Historically, financial institutions have not been good providers of loans to people with low incomes. Poor people are forced to borrow money at very high interest rates. They still need credit because of low wages and poor provision of housing, medical help and other basic requirements, but the choices available are unsatisfactory.
Different kinds of mutual aid organisations have appeared to solve this problem, where members agree to help each other. There was a fast growth of these organisations among working class people in countries which industrialised in the 19th century. In Britain, they took the form of “friendly societies” and trade unions. Some friendly societies existed to help members who had fallen ill or had some other problem, others organised social or cultural events. Some collected money to build homes for their members, and this type became known as a “building society” in Britain. An approximately equivalent type of organisation in the USA is called a “credit union”.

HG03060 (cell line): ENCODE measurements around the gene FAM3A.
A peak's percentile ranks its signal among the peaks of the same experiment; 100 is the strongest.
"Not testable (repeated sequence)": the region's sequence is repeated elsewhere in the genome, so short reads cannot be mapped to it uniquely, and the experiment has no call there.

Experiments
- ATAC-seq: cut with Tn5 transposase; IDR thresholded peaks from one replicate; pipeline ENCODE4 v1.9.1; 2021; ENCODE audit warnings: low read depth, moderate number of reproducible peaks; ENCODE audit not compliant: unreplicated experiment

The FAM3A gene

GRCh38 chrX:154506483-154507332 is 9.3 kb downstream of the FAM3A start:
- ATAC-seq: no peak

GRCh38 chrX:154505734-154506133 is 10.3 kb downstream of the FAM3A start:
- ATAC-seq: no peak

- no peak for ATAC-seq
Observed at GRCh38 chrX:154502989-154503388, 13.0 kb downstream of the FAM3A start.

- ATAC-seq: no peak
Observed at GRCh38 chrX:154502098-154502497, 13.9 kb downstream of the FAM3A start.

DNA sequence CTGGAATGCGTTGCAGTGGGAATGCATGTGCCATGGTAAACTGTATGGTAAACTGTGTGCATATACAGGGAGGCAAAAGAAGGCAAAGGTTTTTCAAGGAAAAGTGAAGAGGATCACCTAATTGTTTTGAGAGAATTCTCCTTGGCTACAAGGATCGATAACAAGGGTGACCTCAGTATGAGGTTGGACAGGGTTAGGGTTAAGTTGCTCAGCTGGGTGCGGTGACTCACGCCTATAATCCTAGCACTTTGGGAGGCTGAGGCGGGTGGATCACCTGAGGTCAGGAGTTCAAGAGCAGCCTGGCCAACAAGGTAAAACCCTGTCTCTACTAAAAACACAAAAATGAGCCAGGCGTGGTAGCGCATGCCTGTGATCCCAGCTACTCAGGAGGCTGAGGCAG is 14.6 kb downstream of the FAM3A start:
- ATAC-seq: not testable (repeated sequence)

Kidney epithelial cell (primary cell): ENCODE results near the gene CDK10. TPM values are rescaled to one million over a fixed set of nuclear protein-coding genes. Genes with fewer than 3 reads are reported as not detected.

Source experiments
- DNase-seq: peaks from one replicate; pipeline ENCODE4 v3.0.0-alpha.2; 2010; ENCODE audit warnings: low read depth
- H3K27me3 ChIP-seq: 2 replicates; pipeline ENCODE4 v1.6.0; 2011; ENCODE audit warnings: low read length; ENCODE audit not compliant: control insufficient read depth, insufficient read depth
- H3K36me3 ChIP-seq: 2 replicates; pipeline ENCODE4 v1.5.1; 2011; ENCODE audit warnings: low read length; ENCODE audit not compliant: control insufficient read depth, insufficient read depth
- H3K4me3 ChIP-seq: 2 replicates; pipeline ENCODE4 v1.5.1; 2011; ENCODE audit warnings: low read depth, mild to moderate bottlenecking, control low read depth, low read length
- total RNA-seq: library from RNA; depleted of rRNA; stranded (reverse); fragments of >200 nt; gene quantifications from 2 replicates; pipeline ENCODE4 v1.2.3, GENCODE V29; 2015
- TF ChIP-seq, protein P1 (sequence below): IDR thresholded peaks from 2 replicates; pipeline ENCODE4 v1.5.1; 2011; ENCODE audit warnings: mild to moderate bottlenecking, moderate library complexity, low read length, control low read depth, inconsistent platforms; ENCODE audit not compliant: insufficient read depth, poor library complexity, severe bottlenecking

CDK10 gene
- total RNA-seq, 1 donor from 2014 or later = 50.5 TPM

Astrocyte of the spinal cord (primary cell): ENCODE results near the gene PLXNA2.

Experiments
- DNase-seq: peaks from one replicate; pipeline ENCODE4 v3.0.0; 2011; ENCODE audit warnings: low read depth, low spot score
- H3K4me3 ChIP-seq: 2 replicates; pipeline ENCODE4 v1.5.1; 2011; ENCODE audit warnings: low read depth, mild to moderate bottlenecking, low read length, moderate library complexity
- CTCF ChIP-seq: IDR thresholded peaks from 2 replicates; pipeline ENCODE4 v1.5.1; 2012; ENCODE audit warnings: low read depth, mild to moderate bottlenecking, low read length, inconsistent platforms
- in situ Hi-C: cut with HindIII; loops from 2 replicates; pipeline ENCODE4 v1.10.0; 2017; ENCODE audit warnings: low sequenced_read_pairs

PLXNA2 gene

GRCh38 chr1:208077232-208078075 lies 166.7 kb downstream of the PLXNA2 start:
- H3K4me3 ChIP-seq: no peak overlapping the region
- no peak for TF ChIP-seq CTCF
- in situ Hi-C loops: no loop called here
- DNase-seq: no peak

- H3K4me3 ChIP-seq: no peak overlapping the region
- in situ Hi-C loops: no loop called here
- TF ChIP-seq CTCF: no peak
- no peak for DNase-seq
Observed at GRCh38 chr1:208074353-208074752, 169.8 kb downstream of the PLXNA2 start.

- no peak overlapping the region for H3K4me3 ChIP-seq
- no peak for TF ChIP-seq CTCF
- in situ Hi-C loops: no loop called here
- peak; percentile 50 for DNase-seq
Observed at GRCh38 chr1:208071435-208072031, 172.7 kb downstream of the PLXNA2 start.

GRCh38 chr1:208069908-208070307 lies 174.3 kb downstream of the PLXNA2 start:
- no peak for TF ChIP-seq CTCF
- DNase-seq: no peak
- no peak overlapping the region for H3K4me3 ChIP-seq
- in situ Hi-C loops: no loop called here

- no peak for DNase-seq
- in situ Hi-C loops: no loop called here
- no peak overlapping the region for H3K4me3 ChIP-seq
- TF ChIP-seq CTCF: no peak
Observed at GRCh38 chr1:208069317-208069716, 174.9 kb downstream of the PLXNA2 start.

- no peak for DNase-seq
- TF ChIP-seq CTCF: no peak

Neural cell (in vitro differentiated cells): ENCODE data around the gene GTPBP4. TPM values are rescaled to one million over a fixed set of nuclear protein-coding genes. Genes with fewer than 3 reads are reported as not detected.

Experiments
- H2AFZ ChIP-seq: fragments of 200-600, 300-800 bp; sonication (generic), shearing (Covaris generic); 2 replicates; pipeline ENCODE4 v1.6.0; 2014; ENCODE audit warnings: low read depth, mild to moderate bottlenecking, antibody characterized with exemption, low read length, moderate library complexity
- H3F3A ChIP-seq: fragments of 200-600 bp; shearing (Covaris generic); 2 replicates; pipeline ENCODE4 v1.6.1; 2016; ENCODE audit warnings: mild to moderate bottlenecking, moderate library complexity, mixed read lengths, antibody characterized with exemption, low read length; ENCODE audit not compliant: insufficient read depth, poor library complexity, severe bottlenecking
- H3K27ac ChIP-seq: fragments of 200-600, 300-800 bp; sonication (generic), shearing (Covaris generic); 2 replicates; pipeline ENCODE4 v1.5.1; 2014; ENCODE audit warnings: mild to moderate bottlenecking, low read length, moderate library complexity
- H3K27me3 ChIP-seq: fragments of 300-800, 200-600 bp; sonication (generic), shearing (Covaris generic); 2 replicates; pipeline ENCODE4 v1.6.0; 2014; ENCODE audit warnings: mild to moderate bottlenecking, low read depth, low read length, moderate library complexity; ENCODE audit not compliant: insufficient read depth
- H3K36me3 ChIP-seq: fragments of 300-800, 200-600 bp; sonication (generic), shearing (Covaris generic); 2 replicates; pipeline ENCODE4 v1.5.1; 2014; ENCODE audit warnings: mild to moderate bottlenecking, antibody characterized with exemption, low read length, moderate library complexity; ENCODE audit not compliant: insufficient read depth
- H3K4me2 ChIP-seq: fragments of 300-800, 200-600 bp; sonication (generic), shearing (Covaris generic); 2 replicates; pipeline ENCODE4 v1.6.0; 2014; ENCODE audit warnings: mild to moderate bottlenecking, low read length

This video is from a programme about a new way of developing business finance for organisations based in the internet.
The presenter, Laura Flanders, asks Nathan Schneider "how are these new systems different from credit unions?"